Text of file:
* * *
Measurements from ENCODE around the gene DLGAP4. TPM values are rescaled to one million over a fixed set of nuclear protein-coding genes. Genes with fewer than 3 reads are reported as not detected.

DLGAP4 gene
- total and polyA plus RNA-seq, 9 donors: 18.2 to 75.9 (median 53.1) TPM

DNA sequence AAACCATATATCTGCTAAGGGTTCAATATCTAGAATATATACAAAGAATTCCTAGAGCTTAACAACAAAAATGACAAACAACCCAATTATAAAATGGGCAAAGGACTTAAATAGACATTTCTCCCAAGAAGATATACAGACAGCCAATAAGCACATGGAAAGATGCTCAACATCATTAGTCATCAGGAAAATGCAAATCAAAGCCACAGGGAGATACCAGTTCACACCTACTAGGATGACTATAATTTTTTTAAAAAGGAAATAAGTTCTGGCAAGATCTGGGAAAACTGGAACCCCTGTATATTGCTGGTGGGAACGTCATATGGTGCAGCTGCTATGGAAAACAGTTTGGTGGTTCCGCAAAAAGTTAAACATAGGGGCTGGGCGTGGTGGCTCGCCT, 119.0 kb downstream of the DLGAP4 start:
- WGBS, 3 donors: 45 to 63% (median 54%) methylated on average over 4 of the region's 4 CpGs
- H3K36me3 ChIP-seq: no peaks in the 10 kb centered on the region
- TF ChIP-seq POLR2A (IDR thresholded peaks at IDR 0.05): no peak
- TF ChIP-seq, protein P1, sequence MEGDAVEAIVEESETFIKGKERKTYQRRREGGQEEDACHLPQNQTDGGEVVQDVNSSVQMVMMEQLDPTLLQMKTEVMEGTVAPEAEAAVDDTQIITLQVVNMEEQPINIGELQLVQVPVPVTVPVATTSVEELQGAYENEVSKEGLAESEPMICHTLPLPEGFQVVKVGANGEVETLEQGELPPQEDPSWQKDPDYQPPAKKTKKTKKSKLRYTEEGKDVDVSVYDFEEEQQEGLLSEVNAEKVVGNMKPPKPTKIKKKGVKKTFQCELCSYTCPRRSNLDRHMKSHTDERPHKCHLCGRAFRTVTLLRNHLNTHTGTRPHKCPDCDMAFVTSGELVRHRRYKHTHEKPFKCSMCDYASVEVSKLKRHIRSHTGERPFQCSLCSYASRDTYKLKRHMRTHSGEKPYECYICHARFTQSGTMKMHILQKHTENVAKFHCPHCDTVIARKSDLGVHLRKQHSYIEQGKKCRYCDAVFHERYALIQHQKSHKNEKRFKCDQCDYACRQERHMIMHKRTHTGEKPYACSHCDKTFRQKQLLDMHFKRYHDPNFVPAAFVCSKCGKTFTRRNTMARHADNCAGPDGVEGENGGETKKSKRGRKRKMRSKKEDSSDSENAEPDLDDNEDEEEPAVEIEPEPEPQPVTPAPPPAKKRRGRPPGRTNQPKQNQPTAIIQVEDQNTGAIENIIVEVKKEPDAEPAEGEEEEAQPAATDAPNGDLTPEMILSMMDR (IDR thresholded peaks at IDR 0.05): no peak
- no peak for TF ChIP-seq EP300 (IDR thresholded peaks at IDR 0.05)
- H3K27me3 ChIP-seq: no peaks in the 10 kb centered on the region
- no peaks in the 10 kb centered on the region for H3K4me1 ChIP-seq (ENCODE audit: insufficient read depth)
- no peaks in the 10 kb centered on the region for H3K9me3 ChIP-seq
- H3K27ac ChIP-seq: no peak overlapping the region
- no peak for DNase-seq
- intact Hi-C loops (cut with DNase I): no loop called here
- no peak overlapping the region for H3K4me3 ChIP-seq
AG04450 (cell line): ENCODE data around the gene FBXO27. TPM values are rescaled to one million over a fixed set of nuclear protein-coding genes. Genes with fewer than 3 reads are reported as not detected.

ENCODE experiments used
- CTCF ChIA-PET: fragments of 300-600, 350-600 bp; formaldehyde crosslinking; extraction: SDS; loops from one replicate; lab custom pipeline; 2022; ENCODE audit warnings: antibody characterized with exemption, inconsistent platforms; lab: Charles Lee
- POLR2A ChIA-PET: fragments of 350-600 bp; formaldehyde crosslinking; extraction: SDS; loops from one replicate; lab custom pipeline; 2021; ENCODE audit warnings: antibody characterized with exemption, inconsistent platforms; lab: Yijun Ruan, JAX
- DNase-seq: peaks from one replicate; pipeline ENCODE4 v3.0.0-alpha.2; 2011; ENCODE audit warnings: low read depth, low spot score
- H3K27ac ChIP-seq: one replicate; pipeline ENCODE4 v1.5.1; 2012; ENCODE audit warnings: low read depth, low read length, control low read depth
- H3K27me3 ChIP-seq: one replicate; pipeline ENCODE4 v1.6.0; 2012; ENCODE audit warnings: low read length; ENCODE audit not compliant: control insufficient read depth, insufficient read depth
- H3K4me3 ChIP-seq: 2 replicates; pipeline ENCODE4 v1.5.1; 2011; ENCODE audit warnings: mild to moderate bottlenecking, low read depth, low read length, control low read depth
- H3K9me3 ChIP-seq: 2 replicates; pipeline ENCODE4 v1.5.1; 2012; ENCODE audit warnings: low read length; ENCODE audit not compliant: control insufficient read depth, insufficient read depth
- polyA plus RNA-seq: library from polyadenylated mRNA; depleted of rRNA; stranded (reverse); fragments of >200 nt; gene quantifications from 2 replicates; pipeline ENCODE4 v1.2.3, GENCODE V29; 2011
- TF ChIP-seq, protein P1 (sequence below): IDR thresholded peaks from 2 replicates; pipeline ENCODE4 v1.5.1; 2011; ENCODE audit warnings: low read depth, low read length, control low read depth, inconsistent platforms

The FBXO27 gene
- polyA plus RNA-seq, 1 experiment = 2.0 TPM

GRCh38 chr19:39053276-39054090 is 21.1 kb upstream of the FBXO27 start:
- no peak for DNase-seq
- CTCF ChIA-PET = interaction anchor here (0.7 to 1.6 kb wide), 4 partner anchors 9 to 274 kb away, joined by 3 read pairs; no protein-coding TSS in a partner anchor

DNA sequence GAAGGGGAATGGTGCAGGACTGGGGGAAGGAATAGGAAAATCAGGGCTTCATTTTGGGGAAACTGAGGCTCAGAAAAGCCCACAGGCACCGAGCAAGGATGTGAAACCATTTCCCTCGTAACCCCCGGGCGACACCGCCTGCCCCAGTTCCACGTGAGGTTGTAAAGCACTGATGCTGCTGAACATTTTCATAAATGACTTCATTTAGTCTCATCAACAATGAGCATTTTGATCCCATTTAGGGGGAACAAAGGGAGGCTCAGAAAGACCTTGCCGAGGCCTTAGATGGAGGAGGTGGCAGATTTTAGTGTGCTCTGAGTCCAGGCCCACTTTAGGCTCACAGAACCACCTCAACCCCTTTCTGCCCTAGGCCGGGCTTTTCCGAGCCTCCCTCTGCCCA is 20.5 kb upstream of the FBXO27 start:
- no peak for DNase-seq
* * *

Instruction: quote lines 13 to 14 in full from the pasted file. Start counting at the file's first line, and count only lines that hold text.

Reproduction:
- H3K27ac ChIP-seq: no peak overlapping the region
- no peak for DNase-seq